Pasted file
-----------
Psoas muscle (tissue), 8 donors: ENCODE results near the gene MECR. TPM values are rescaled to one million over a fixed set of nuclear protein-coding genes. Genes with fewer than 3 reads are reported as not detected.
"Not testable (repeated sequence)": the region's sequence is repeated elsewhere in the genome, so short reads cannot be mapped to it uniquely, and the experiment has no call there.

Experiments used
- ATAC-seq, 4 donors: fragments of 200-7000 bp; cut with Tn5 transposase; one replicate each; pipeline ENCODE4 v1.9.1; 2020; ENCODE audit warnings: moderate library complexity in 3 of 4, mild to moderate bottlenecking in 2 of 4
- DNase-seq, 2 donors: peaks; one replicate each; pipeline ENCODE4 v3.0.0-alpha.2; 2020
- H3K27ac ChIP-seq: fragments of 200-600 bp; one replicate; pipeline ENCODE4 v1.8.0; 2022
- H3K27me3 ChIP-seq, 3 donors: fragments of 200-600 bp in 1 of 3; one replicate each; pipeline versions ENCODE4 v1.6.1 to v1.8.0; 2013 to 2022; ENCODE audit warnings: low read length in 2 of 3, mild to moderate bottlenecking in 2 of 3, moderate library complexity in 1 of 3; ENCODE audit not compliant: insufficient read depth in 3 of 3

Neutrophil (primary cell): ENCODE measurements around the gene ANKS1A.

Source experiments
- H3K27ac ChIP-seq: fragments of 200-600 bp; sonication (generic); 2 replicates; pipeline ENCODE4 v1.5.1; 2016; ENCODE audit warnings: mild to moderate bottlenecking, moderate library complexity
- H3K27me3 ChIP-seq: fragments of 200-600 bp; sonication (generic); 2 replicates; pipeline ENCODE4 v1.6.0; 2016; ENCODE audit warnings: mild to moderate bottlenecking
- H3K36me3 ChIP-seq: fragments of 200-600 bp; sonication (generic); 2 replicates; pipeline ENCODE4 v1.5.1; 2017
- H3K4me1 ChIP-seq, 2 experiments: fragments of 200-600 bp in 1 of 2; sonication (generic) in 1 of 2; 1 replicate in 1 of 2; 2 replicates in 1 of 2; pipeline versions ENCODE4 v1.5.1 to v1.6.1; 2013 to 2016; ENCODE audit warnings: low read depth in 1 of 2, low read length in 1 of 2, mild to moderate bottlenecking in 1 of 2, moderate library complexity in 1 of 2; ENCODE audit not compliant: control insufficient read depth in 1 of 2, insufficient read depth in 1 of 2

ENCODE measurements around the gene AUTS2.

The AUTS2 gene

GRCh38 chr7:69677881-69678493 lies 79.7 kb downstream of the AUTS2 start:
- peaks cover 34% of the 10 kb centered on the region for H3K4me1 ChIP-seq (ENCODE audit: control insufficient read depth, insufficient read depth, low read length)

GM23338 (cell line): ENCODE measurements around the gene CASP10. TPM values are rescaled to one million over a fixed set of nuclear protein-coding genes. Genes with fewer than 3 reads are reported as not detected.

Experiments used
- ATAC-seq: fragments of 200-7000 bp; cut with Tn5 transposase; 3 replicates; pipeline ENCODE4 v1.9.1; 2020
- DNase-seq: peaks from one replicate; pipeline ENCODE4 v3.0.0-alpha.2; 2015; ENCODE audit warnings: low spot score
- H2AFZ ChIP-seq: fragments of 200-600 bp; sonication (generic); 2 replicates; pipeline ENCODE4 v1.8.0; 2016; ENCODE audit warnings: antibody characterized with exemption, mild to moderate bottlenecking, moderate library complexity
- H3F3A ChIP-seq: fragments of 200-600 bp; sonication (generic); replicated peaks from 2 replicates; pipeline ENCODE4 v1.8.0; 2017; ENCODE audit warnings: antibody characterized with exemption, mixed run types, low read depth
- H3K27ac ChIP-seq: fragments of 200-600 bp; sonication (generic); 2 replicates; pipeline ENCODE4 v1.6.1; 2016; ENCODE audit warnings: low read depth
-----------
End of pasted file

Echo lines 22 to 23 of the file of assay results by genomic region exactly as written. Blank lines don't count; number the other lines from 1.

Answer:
- H2AFZ ChIP-seq: fragments of 200-600 bp; sonication (generic); 2 replicates; pipeline ENCODE4 v1.8.0; 2016; ENCODE audit warnings: antibody characterized with exemption, mild to moderate bottlenecking, moderate library complexity
- H3F3A ChIP-seq: fragments of 200-600 bp; sonication (generic); replicated peaks from 2 replicates; pipeline ENCODE4 v1.8.0; 2017; ENCODE audit warnings: antibody characterized with exemption, mixed run types, low read depth